Please use this identifier to cite or link to this item: http://bura.brunel.ac.uk/handle/2438/15209
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dc.contributor.advisorAjovalasit, M-
dc.contributor.advisorSpinelli, G-
dc.contributor.authorMicocci, Massimo-
dc.date.accessioned2017-09-29T10:33:50Z-
dc.date.available2017-09-29T10:33:50Z-
dc.date.issued2017-
dc.identifier.urihttp://bura.brunel.ac.uk/handle/2438/15209-
dc.descriptionThis thesis was submitted for the award of Doctor of Philosophy and was awarded by Brunel University Londonen_US
dc.description.abstractTechnological innovation is increasingly contributing to the development of smart objects, meant as semi-autonomous devices augmented by sensing, processing and network capabilities that facilitate older adults being independent and in control of a healthy lifestyle. Given the lessened familiarity that the ageing population has with internet-based technologies, a ‘digital divide’ among generations is often observed. This research is premised on the basis that design interventions can develop intuitive and understandable smart objects minimising age-related differences and promote a greater technology adoption. The aim of this thesis is to investigate how the understandability of smart objects for the ageing population could be supported through the application, at the product design level, of Smart Materials (SMs), a category of engineered materials whose properties can be designed to both stimulate human sensorial abilities and to develop engaging experiences. In line with such research enquiry, SMs are adopted in this thesis for their ability to embody ‘analogies’ and ‘metaphors’ into product designs and systematically stimulate the prior knowledge and memories of older adults to facilitate their understanding of new concepts, following the principle of ‘familiarity’. Analogies and metaphors, powerful learning tools for written, verbal and visual communication, have been recently investigated as ‘non-linguistic’ tools, when physically embedded into product designs, to facilitate the users’ understanding how technology works. How non-linguistic metaphors help to cope with age-related differences is still incomplete. In order to demonstrate that embodied SMs can minimise differences in the understandability of technologies across generations, a qualitative and exploratory study was conducted; empirical evidence was collected through four techniques to accomplish the following objectives: 1. identify critical areas that affect older adults’ everyday life and that smart objects should cope with; 2. define a set of embodied Smart Materials to be included into the prototype of a Smart Radio, a novel communicative device specifically design for the ageing population; 3. evaluate the prototype of the Smart Radio, where age-related similarities and differences in the interpretation are made explicit. 62 participants (n=31 under-60-year-old and n=31 over-60-year-old participants) evaluated the developed Smart Radio, the main evaluation study conducted in this thesis, using four different families of SMs. Findings reveal that embodied SMs considerably help mitigate age-related differences in the understanding of smart objects; this in return may increase the chance of technology adoption among ageing users. The embodiment of Smart Materials that enable metaphorical processing shows promising improvements on the older adult’s ability to reaffirm their own subjective awareness, hence control, of the world around them along with opportunities for a human-centred technology development.en_US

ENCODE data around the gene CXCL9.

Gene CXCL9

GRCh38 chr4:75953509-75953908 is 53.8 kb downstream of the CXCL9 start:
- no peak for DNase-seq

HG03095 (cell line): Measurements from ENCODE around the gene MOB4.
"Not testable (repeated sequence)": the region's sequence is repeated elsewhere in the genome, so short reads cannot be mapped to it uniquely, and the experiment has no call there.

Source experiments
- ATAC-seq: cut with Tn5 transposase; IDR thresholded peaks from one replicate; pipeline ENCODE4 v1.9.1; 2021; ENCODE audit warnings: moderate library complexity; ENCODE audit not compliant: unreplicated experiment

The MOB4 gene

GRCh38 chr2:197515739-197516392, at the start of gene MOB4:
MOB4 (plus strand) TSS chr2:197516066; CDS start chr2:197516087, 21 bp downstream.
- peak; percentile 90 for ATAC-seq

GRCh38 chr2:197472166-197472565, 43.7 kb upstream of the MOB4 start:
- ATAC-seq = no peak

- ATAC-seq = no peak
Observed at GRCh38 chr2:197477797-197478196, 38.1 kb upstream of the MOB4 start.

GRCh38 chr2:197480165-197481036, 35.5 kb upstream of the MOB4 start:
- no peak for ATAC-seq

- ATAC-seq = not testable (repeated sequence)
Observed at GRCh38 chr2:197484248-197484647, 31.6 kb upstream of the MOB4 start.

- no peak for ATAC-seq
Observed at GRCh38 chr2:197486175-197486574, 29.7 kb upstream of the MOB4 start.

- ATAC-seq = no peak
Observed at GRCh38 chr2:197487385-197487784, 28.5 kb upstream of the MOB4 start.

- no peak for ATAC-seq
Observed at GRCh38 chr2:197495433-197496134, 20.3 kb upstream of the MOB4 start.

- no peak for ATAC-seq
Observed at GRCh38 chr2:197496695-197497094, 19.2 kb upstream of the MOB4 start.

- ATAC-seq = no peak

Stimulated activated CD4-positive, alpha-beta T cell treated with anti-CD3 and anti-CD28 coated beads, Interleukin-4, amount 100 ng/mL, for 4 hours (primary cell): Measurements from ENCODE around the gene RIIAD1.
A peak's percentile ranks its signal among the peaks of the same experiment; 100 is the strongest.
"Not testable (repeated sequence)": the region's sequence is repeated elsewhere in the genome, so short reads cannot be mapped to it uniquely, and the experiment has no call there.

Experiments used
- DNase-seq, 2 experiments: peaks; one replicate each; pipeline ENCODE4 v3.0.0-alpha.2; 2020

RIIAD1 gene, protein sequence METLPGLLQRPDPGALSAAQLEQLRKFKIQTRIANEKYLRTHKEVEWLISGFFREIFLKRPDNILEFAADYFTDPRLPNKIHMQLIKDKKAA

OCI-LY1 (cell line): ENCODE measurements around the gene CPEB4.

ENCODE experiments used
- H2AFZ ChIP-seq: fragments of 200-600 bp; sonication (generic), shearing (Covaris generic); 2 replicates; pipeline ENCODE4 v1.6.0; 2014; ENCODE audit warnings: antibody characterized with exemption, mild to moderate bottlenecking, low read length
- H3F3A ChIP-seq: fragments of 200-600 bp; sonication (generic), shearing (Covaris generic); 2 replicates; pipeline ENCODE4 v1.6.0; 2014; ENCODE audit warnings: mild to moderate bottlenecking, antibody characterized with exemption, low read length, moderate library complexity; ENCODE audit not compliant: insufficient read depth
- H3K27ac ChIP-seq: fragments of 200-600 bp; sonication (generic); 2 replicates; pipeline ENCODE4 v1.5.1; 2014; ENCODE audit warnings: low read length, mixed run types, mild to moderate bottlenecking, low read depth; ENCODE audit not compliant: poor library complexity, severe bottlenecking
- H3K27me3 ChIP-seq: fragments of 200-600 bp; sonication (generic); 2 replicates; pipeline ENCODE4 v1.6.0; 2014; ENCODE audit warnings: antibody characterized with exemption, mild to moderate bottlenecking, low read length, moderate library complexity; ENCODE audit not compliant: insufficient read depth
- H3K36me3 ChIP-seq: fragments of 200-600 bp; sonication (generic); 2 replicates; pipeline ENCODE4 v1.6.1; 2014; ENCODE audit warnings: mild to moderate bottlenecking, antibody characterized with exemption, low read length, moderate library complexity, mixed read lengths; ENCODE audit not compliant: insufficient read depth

dc.description.sponsorshipL.T.M. Light Touch Matters (NMP.2012.4.0-1)en_US
dc.language.isoenen_US
dc.publisherBrunel University Londonen_US
dc.relation.urihttp://bura.brunel.ac.uk/bitstream/2438/15209/1/FulltextThesis.pdf-
dc.subjectInclusive designen_US
dc.subjectDigital divideen_US
dc.subjectTechnology and ageing populationen_US
dc.subjectIntuitive and familiar interfacesen_US
dc.titleSmart materials and metaphors to enhance technology adoption among older adultsen_US
dc.title.alternativeSmart materials and metaphors to enhance technology adoptionen_US
dc.typeThesisen_US
Appears in Collections:Design
Dept of Design Theses

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